In all of their advertising and in their catalogues and booklets, Daniel Low and his son, Seth F. Low, have been careful at all times to describe the merchandise honestly and truthfully. Where some men might be tempted to make extravagant claims, arguing that they were justified in doing so because they would return the customer's money if he or she were not perfectly satisfied, the Lows, both father and son, have always felt that the only honest thing to do is to describe their merchandise truthfully and picture it honestly (yes, pictures can lie!) in all of their advertising and direct mail literature. This moderation of claim, and the resulting fact that patrons of Daniel Low & Co. are so often very agreeably surprised to find an article even better than they imagined it, are two more of the reasons why the Daniel Low mailing list is made up of such substantial people, who year after year continue to send their orders to this Massachusetts city.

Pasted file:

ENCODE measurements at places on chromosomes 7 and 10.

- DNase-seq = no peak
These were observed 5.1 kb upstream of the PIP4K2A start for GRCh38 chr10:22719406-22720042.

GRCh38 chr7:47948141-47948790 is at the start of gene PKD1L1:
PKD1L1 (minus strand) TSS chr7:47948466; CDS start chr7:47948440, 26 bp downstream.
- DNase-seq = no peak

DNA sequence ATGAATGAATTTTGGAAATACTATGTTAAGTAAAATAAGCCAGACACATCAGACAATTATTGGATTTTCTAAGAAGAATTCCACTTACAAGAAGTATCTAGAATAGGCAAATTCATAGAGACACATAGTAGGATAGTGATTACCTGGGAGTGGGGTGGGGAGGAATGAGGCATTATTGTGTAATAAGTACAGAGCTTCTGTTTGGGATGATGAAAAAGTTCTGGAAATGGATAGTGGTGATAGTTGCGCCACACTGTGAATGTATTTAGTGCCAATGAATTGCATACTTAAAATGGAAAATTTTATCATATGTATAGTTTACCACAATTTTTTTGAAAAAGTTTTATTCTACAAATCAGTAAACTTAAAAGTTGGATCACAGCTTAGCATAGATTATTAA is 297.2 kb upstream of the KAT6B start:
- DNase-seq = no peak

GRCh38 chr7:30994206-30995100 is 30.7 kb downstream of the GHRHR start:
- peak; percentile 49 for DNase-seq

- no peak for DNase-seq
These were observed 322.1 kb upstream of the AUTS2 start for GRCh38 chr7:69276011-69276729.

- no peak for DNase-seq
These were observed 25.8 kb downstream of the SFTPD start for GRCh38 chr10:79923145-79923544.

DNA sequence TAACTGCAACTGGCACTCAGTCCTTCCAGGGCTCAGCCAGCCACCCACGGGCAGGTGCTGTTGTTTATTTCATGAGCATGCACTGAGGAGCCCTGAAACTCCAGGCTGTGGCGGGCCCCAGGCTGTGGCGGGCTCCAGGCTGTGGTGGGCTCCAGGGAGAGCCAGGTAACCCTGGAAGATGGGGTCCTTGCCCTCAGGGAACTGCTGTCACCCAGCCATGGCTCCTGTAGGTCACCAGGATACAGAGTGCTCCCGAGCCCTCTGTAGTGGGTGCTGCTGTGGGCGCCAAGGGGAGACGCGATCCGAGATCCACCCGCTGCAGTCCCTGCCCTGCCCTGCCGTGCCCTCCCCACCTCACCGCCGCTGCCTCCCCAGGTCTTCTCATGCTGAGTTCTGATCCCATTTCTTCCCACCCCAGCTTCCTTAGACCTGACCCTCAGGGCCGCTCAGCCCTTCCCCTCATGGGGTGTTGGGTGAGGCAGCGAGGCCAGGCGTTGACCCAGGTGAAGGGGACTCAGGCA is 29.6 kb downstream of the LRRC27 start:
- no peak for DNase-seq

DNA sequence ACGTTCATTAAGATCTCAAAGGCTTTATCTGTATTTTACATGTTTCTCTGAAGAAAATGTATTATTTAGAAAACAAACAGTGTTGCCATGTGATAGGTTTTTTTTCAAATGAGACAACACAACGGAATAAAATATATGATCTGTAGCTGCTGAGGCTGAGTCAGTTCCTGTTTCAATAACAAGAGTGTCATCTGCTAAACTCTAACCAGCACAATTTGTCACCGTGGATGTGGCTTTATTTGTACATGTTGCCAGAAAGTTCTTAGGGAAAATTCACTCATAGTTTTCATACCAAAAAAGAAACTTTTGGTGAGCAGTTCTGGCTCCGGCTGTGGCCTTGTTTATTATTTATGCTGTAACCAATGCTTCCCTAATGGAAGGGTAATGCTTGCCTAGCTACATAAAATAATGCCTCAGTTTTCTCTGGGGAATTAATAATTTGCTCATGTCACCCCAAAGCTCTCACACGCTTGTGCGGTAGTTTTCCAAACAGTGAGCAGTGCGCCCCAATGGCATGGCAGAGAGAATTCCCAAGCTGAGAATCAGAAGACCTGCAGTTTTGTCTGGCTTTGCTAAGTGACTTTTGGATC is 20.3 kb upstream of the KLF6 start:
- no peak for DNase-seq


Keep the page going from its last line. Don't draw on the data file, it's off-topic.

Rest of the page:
The fact that so large a part of the whole year's business has to be done in a few weeks furnishes a very difficult labor problem, for from a normal force of something like 120 during the year, the working force has to be jumped within less than a month during November to from 500 to 600 workers, and then automatically–and suddenly– reduced again directly after Christmas.
To make this possible without throwing the business all out of kilter and having the utmost confusion, just at the time when confusion would absolutely wreck the business, has taken a great deal of study and experiment.